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Head of Osiris
Head of Osiris
This magnificent face reflecting both great charm and quiet serenity fully agrees with the revival of art that took place in Egypt during the 26th Dynasty, a period called "saïs" from the name of the new capital at Saïs in the Delta, or even neomemphite as the sculptors searched for inspiration in the art of Memphite workshops from the epoque of the pyramids. However, this occurred during the 7th century B.C., shortly before the spread of Hellenic representational elements on statuary facial forms and expressions.
This physiognomy is treated with combined styles : its bright facial expression, characteristic of the period, retains archaic devices such as the "kohl-lined eyes" from royal statuary of the Classical period. One hesitates to recognize in this portrait of the time of Psammetic the image of the sovereign himself : here, one could be in the presence of the head belonging to a statue of the god Osiris, adorned with a headdress similar to the one worn by the king of Upper Egypt, the mitre - ornamented above the forehead with a rising cobra -, but the features would obviously recall those of the living pharaoh.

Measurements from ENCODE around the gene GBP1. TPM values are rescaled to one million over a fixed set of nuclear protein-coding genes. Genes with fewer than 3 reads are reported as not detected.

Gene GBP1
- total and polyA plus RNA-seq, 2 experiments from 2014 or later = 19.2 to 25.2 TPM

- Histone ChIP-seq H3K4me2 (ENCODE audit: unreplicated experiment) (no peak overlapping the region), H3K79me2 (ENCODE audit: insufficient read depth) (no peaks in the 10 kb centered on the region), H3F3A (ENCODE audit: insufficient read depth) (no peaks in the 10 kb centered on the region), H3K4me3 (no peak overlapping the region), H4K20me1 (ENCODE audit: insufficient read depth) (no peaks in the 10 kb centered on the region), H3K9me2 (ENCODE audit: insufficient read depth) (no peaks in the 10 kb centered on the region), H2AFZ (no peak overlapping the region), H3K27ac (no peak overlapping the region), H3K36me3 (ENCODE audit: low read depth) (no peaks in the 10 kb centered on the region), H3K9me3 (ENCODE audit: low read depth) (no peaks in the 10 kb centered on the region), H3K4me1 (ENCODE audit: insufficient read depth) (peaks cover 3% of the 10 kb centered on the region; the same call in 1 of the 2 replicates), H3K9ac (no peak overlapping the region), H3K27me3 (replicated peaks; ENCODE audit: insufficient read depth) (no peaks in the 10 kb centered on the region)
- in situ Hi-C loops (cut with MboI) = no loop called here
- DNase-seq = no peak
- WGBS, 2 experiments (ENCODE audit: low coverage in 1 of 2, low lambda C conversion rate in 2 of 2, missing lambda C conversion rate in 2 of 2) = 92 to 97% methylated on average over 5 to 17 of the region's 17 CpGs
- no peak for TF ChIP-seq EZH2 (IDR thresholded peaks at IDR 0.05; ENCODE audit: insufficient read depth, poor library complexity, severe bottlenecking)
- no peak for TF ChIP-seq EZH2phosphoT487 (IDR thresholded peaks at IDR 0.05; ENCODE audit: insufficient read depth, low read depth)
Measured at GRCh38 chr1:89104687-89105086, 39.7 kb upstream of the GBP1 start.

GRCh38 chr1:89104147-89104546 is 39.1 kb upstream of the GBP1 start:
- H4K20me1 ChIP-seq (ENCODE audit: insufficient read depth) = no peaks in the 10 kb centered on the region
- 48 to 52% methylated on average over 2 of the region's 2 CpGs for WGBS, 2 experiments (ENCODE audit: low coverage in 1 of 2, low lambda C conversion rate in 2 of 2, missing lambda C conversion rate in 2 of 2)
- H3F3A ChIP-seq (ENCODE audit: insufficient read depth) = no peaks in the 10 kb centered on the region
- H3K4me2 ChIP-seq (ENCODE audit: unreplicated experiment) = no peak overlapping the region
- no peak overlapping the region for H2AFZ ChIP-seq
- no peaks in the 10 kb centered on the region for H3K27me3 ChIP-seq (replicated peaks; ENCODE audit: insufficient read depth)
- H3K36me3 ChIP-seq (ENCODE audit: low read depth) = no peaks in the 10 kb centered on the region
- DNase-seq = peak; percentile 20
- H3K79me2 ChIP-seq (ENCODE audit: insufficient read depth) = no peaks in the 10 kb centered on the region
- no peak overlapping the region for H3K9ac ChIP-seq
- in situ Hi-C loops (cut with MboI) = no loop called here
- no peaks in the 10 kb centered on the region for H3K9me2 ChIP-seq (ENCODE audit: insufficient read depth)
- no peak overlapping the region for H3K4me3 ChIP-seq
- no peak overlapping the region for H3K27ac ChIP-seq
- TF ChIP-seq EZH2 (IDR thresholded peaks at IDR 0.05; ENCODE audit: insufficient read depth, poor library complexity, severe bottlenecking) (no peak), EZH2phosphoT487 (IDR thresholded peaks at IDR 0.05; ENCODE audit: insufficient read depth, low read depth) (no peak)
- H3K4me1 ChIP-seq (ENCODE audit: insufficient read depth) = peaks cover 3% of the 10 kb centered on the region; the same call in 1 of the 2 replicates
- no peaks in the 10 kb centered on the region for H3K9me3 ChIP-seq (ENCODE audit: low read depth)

Reproduction in hand patinated resin
- H. 39 L. 16 P. 19 cm - 4.8 kg (10.6 lbs)
- Egypt, Donation Edouard André
- Material of the original
- Green Schist
- Circa 650-600 B.C., beginning of 26th dynasty
- Paris - Musée du Louvre
- Mythology, Queens and kings
- Art movement
- Egyptian Antiquities